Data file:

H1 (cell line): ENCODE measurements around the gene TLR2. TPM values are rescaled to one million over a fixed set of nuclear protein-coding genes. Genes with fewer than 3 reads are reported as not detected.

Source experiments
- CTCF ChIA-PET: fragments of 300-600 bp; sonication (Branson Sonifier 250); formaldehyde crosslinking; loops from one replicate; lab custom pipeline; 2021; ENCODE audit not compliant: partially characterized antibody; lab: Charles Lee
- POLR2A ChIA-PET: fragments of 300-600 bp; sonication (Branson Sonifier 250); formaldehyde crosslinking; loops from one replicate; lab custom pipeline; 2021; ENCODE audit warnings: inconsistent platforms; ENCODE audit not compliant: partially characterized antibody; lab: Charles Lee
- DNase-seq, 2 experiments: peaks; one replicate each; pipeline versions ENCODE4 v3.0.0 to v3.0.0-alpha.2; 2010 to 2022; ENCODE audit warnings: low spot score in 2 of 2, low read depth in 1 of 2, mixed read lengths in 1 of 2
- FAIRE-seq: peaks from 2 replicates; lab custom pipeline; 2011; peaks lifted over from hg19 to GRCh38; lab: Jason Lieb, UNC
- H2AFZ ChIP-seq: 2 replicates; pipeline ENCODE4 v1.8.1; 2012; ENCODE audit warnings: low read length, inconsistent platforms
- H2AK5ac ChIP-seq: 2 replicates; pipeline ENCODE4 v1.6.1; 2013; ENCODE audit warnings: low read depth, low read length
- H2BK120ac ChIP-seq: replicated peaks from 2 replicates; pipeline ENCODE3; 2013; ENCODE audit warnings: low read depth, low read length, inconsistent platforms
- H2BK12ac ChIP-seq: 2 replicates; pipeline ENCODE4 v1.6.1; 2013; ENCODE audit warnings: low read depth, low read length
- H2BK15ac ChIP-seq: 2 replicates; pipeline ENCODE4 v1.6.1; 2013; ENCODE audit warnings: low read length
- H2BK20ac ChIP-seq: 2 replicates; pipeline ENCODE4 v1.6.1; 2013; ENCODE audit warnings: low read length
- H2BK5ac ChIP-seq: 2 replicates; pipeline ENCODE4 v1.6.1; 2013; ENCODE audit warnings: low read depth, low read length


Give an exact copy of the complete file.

H1 (cell line): ENCODE measurements around the gene TLR2. TPM values are rescaled to one million over a fixed set of nuclear protein-coding genes. Genes with fewer than 3 reads are reported as not detected.

Source experiments
- CTCF ChIA-PET: fragments of 300-600 bp; sonication (Branson Sonifier 250); formaldehyde crosslinking; loops from one replicate; lab custom pipeline; 2021; ENCODE audit not compliant: partially characterized antibody; lab: Charles Lee
- POLR2A ChIA-PET: fragments of 300-600 bp; sonication (Branson Sonifier 250); formaldehyde crosslinking; loops from one replicate; lab custom pipeline; 2021; ENCODE audit warnings: inconsistent platforms; ENCODE audit not compliant: partially characterized antibody; lab: Charles Lee
- DNase-seq, 2 experiments: peaks; one replicate each; pipeline versions ENCODE4 v3.0.0 to v3.0.0-alpha.2; 2010 to 2022; ENCODE audit warnings: low spot score in 2 of 2, low read depth in 1 of 2, mixed read lengths in 1 of 2
- FAIRE-seq: peaks from 2 replicates; lab custom pipeline; 2011; peaks lifted over from hg19 to GRCh38; lab: Jason Lieb, UNC
- H2AFZ ChIP-seq: 2 replicates; pipeline ENCODE4 v1.8.1; 2012; ENCODE audit warnings: low read length, inconsistent platforms
- H2AK5ac ChIP-seq: 2 replicates; pipeline ENCODE4 v1.6.1; 2013; ENCODE audit warnings: low read depth, low read length
- H2BK120ac ChIP-seq: replicated peaks from 2 replicates; pipeline ENCODE3; 2013; ENCODE audit warnings: low read depth, low read length, inconsistent platforms
- H2BK12ac ChIP-seq: 2 replicates; pipeline ENCODE4 v1.6.1; 2013; ENCODE audit warnings: low read depth, low read length
- H2BK15ac ChIP-seq: 2 replicates; pipeline ENCODE4 v1.6.1; 2013; ENCODE audit warnings: low read length
- H2BK20ac ChIP-seq: 2 replicates; pipeline ENCODE4 v1.6.1; 2013; ENCODE audit warnings: low read length
- H2BK5ac ChIP-seq: 2 replicates; pipeline ENCODE4 v1.6.1; 2013; ENCODE audit warnings: low read depth, low read length